About the march to Alabama’s capital Birmingham to crusade for the Voting Rights Act, but it’s really the first film drama to intimately put Martin Luther King up on the screen. Selma is an educational film, but it’s not a treacle lesson movie – it has intelligence and sociological truth. King did not organize the march because he was confident it was to be a foolproof plan, no. King knew in theory that it must be done, was in disbelief that the first attempt was met with police brutality violence, doubted his decision-making from there, but proceeded additional attempts because to back down would be a sign of weakness.
Thankfully the New York Times and a number of nationally broadcast news channels were there in 1965. How ridiculous did white crackers look at piping down, whipping and even killing non-violent black protesters in that first march? We live in a rather peaceful integrated culture that is sharply contrast to life fifty years ago. I want nothing to do with those Alabama white people of those times. Thankfully when I look at my lineage, it’s true I have no connection to them.
I was relieved to see that there were decent white people who saw the violence on TV, and decided to participate in the subsequent march. It’s also shameful that some of them were killed later too, by KKK-wannabes that called them “White Niggers.”
Some of the most impressive scenes of the film are King’s one-on-ones with President Lyndon Johnson in the White House, because the script has brilliantly found a grey area. President Johnson praises King’s pacifist leadership, says that he’s doing great things for “his people,” and that just there – it’s so condescending. President Johnson can sign a bill that will end any further protests, but in a childish way, the President doesn’t. There is an incredible dialogue exchange on the phone when King tells the President to buck up and act like a man, that the decision is on his end. I love how actor David Oyelowo (the son in “The Butler”) makes King so persuasive and verbal as to take a strong stance on his position before the President. Oyelowo brings a great authoritative voice for his King characterization, he looms with wisdom.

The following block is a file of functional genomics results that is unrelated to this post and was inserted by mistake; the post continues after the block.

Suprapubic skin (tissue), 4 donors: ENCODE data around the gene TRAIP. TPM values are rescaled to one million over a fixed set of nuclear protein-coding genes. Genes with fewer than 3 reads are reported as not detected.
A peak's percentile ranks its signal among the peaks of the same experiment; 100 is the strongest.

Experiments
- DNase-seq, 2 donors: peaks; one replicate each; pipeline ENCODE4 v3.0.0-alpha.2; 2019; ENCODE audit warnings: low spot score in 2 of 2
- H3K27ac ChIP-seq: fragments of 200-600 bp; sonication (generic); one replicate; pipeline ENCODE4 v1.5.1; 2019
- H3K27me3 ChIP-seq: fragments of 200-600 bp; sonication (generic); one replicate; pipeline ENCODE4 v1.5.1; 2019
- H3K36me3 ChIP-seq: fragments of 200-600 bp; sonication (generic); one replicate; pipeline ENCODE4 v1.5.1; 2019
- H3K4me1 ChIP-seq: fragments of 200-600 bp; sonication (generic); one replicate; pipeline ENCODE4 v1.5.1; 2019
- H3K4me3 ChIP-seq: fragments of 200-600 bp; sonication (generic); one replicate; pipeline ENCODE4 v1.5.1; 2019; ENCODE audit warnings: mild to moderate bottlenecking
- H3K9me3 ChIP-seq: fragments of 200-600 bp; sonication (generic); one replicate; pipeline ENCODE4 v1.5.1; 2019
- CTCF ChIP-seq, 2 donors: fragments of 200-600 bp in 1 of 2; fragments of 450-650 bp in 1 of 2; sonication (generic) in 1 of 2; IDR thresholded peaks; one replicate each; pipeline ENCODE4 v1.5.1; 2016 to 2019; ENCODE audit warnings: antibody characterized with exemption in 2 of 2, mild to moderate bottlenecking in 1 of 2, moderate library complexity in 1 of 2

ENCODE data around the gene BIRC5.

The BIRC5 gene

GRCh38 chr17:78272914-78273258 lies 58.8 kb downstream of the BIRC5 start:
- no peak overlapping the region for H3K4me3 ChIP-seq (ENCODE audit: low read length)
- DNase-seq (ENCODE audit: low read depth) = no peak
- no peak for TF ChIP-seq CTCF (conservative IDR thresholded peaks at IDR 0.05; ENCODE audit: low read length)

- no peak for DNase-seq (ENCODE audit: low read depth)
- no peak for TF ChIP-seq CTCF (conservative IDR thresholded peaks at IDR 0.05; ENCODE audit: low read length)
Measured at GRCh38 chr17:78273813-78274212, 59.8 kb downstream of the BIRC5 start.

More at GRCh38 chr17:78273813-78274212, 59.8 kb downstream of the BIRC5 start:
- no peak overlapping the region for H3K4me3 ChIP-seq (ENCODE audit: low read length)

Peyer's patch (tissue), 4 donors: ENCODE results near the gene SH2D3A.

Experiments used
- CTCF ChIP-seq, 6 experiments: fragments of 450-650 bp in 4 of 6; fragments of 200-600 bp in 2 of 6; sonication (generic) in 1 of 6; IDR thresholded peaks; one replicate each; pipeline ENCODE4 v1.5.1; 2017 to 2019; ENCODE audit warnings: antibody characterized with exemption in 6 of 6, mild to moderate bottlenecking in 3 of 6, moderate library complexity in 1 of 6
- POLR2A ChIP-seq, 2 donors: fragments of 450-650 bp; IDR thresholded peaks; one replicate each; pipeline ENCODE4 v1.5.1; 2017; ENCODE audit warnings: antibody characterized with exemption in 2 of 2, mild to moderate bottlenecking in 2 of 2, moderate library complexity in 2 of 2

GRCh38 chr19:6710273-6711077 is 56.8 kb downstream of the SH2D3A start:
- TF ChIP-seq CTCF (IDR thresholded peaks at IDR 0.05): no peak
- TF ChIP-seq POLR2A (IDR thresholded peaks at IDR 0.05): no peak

Ava DuVernay, the director, has made two small movies (“I Will Follow,” “Middle of Nowhere”), and this is her first big one. I appreciated how she adds in headings that specific scenes are based on actual “logged” records. DuVernay has brought in amazing historical context and intermixed believable behavior of King and citizens of the city of Selma, she has justly amplified shame on white bigots who cowardly struck peaceful men and women, she has wisely inserted a scene in the four little girls who died from the infamous Baptist church bombing, and she has coherently dramatized big speeches. Her film, I add reluctantly, is a bit pokey at times in the first half, it never has the awesome confidence and swagger of Spike Lee’s “Do the Right Thing” and “Malcolm X.” Call me crazy, as remarkable as scenes are the way they stand, I want her filmmaking to get angrier, more passionate next time.
What an important film she’s made, however. It’s going to be as effective as a history capsule as any other documentation to be found on those racist-hatred times.
With Carmen Ejogo, Oprah Winfrey, Wendell Pierce, Common, Cuba Gooding Jr., Dylan Baker, Tim Roth and Tom Wilkinson as President Lyndon Johnson.
HISTORICAL DRAMA / BIOPIC / WEEKEND FOOD FOR THOUGHT
Film Cousins: “King: A Filmed Record… Montgomery to Memphis” (1970); “4 Little Girls” (1997); “Selma, Lord, Selma” (1999); “The Butler” (2013).